Sep 14, 2009
In the seven months he’s been in office, Barack Obama has continued and intensified the crackdown on immigrants begun by Bush.
Instead of raids on the work place, the Obama administration issued 652 “Notices of Inspection” nationwide, getting employers to fire those with questionable Social Security numbers, and saving the employers the aggravation of a raid. The government has stepped up getting employers to use E-Verify, a database of Social Security numbers. But the error rate is so high, the government itself admits that this year 19,000 people with perfectly good papers were denied employment.
The Obama administration has turned to local governments to help it crack down on immigrants. The number of people arrested and deported so far this year is double the number deported by Bush two years ago.
The effect of these actions has been to harass and intimidate a part of the working class already forced to work for low pay, under terrible conditions.
There is every reason for immigrants to protest these attacks, just as they did three years ago. Then, there were massive demonstrations, which brought hundreds of thousands of people out into the streets of cities like Los Angeles, Chicago and Washington, D.C.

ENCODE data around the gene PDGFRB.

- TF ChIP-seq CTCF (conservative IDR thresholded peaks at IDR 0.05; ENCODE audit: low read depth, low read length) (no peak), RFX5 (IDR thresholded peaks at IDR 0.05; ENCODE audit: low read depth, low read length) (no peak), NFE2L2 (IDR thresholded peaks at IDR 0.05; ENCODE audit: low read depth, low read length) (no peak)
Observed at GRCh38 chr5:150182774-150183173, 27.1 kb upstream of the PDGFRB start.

But the organizations that led these demonstrations behind the call for immigration “reform” are quiet today.
No surprise. Look who the major players were. The Service Employees International Union (SEIU), tied to the Democratic Party, provided the controlling apparatus in major cities. Local and national immigrant rights organizations, often supported by business-funded foundations or tied to the Democratic Party, provided many of the organizers.
Business and the Democratic Party – as well as Bush – were the real controlling forces behind the push for immigration “reform.” And they were aiming for an immigration “reform” that provided employers with a more efficient way to regulate and control immigrant labor. When business saw the massive response of immigrant workers to the call for demonstrations, both Democrats and Bush pulled back, fearful of encouraging a mobilization they couldn’t control.
The demonstrations three years ago showed the readiness of massive numbers of immigrants to come out for their rights.
But they also showed that if immigrant workers are to defend themselves they will not only have to mobilize again – but also to rely on themselves. If they do, in the current situation of widespread attacks, they might well find a response from other workers who have learned some sad lessons from the last three years.